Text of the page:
One of Miranda’s 19th birthday gifts was a visit to Apex Spa. I booked us afternoon appointments today to have a 60 minute hot stones massage. I had had one of these many years ago and loved it. This was Miranda’s first spa visit. I’ll let her add her two cents about the whole experience.

The masseuse I had did an excellent job. The only time it got a little too hot was between the toes. I’m not sure how it worked out that the full body massage was done a little bit earlier, but I managed to get a bonus facial and scalp massage. There were some very knotted muscles in my shoulder and legs (maybe from cycling), and she really worked those out. I felt very invigorated afterwards. I recommend her for anyone who wants to try it (again).

Happy Birthday!

Happy 19th Birthday Miranda

Welcome to 2023, and here as always is Miranda’s birthday. This is the 19th edition (unbelievable) and following in the pattern from the previous years, it was a movie marathon day.

New Year’s Eve was a quiet affair. Miranda wanted to finish reading Death on the Nile in advance of her movie showing the next day, so she was doing that along with her mushroom drawing of the day. So Tammy, Ian and I played a game of Clue and then sorta drifted into our own activities. Around 11 I watch a Star Trek: TNG episode just for kicks. We made it to midnight, but Ian was pretty tired.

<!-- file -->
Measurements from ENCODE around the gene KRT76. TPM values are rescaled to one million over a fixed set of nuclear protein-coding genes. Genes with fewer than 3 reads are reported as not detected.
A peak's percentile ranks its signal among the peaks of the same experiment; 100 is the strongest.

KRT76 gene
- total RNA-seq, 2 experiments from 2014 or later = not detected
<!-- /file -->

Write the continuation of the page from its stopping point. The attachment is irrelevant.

Breakfast was cheese quesadilla along with sparkling wine & OJ.

Breakfast ready to go

Miranda opened her cards and gifts. There were cards from Colin & Carol, Grandpa B., Stephanie’s family and us.

The birthday girl with the card from Colin and Carol

There weren’t a lot of gifts: a fair number of electronic gift cards to La Vie en Rose and other places.

Her Japanese tea toolkit. Don’t ask me, because I don’t know
Oriental plum wines

Mr. Murphy was full of beans, but then settled in to watch the festivities from the sidelines.

Tammy and I had a virtual bike ride with the BCC from 10 to 11. There were Skype/FaceTime calls from the grandparents and later on a call from Stephanie and Brianna. (Happy Birthday to you, to Stephanie!) But after that, Tammy got the first cake together as the Murder on the Orient Express started upstairs. It was a Japanese cheesecake with some Spinosaurus coffee.

Japanese cheesecake with candied fruit

After the first movie, lunch/dinner was served mid-afternoon: pasta with homemade sauce and fresh parmesan and speck, along with garlic toast and Caesar salad.

Then the “other birthday cake” was server during the second movie (Death on the Nile).

Regular and matcha brownies